According to a resume provided by his campaign, he also served on the Montana Banking Board, Montana Board of Investments, Board of Crime Control, Montana Chamber of Commerce Board, and Montana PBS Board.
Asked in an interview Friday why he isn’t running for Congress as a Democrat, Buchanan said he’s “never liked party politics.”
“I’ve been independent for my whole career. And I think an independent has a good chance. I would have been an independent regardless, but I think an independent has a better chance of winning this race,” he said.
He also cited political dysfunction within the Democratic Party, saying debates on subjects like Biden’s Build Back Better proposal have devolved into a “circular firing squad.”
“The Democrats have made themselves so weak nationally that I’ve got to be an independent when it comes to that kind of activity,” he said.
Buchanan also said he is disheartened by some of the legislation coming out of the Republican-dominated Montana Legislature last year. He said he believes the party has been overly “obsessed” with voter fraud in crafting election administration laws and criticized House Bill 702 — which prevents private businesses like Buchanan Capital from accounting for the COVID-19 vaccination status of employees or customers — as a heavy-handed government intervention.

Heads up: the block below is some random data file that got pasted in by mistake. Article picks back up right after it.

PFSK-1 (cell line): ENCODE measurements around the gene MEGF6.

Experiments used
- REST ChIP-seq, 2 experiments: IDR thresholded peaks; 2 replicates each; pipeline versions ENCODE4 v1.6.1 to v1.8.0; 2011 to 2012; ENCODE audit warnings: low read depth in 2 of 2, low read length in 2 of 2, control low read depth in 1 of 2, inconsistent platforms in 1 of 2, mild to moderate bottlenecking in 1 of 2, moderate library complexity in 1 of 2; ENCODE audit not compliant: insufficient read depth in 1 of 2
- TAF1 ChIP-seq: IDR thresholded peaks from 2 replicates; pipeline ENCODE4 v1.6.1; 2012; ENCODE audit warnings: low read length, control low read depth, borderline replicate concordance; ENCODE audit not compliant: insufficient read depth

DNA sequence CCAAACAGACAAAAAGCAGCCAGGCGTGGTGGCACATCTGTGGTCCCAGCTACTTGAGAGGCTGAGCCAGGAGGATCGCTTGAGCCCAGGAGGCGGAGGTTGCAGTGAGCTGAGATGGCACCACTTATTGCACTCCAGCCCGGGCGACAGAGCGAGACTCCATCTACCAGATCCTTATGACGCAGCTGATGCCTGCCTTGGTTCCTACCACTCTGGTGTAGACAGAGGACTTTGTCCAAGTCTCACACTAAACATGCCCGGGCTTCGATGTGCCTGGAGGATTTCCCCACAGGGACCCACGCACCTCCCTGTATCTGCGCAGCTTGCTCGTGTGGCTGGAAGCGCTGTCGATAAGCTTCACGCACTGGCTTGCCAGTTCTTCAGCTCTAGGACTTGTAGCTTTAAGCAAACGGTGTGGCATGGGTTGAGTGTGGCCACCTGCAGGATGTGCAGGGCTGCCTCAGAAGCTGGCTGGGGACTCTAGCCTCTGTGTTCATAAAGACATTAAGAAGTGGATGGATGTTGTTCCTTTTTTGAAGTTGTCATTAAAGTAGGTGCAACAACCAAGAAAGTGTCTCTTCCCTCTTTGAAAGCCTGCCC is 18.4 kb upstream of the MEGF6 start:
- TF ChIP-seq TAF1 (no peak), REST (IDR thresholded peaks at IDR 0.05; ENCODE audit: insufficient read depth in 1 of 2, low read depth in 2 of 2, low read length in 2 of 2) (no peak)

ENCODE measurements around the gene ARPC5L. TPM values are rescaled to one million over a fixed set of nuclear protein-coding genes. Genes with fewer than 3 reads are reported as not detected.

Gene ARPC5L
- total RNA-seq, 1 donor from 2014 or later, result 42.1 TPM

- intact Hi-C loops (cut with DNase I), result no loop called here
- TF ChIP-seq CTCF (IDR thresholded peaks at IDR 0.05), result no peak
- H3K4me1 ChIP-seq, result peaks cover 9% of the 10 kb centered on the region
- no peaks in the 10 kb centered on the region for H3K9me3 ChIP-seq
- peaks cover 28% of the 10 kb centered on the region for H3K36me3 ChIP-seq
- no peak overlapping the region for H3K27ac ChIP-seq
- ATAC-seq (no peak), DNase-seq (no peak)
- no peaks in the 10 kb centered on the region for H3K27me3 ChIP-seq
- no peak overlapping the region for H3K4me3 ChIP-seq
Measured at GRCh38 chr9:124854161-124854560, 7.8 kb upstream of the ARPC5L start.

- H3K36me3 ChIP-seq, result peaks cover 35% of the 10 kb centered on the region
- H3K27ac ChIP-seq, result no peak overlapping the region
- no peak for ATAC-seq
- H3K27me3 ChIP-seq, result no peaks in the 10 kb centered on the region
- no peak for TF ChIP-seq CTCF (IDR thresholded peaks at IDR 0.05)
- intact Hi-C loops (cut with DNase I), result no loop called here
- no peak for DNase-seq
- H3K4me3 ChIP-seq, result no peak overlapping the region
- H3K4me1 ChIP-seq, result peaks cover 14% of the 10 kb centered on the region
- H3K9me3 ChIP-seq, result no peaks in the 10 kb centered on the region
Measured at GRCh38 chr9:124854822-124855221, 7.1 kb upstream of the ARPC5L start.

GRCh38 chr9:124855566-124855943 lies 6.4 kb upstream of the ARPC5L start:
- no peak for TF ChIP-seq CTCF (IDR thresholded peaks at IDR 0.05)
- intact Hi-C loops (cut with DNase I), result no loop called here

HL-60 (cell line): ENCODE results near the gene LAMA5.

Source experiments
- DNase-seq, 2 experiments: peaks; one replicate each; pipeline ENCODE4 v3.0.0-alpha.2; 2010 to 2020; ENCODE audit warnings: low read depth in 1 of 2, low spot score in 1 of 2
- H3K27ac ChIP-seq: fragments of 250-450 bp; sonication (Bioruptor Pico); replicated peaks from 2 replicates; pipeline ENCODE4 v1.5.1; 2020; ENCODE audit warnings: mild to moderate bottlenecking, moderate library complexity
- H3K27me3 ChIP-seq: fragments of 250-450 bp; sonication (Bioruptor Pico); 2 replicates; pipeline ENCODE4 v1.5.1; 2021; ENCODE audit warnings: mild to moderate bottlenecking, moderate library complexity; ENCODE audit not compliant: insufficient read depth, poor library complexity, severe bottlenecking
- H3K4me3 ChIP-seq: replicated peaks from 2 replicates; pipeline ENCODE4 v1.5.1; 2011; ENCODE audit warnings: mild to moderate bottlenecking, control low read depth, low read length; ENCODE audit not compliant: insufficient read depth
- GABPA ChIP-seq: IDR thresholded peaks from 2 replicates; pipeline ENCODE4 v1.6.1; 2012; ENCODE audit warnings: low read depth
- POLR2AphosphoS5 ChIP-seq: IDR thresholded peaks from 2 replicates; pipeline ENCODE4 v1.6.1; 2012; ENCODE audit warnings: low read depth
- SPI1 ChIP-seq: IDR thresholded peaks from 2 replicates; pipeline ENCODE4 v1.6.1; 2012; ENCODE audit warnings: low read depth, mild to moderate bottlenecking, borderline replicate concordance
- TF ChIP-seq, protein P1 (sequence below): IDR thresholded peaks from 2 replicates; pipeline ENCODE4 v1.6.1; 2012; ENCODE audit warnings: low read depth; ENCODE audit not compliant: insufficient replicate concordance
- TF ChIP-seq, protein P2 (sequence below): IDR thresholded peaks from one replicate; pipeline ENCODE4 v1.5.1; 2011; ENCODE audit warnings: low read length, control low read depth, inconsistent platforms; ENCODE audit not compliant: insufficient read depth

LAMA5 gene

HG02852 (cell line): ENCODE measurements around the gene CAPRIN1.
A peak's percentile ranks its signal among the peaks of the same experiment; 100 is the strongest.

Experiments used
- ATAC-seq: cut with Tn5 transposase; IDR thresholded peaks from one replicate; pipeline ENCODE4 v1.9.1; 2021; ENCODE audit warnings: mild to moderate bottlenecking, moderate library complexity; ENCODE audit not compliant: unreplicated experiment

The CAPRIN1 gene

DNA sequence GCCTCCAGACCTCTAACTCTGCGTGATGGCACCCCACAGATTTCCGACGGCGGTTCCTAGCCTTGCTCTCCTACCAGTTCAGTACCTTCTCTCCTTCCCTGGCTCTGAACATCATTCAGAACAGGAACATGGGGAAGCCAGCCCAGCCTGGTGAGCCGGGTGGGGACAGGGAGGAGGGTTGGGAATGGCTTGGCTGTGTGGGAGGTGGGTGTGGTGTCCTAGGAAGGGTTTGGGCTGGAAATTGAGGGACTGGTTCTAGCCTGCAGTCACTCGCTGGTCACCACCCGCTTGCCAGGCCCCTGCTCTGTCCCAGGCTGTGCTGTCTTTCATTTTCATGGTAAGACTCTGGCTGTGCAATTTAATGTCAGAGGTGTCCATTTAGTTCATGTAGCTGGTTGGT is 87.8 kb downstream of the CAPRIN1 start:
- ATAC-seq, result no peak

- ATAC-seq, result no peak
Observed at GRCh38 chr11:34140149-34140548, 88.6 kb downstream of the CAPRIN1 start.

“I don’t think this Legislature had any discipline when it came to overreach. I don’t think they even discussed overreach,” he said.
In his remarks Friday, Buchanan also took aim at Rosendale’s posture on Russia’s invasion of Ukraine, criticizing the congressman as “part of the pro-Putin part of the Republican Party.”
“I would not embarrass you on issues like national defense, Ukraine and NATO,” Buchanan said.
Rosendale has been among the members of Congress most resistant to endorsing American support for Ukrainian defense efforts. Prior to the Russian invasion, he co-sponsored a bill to prohibit military assistance for the eastern European country until the U.S. finishes building a wall on the border with Mexico. He was also one of only three U.S. representatives to vote against a largely symbolic resolution urging support for Ukraine last month.
In order to qualify for the November ballot as an independent candidate, Buchanan’s campaign needs to collect signatures from 8,722 voters by May 31. He said Friday that he won’t be using paid signature gatherers as his campaign works to reach that threshold.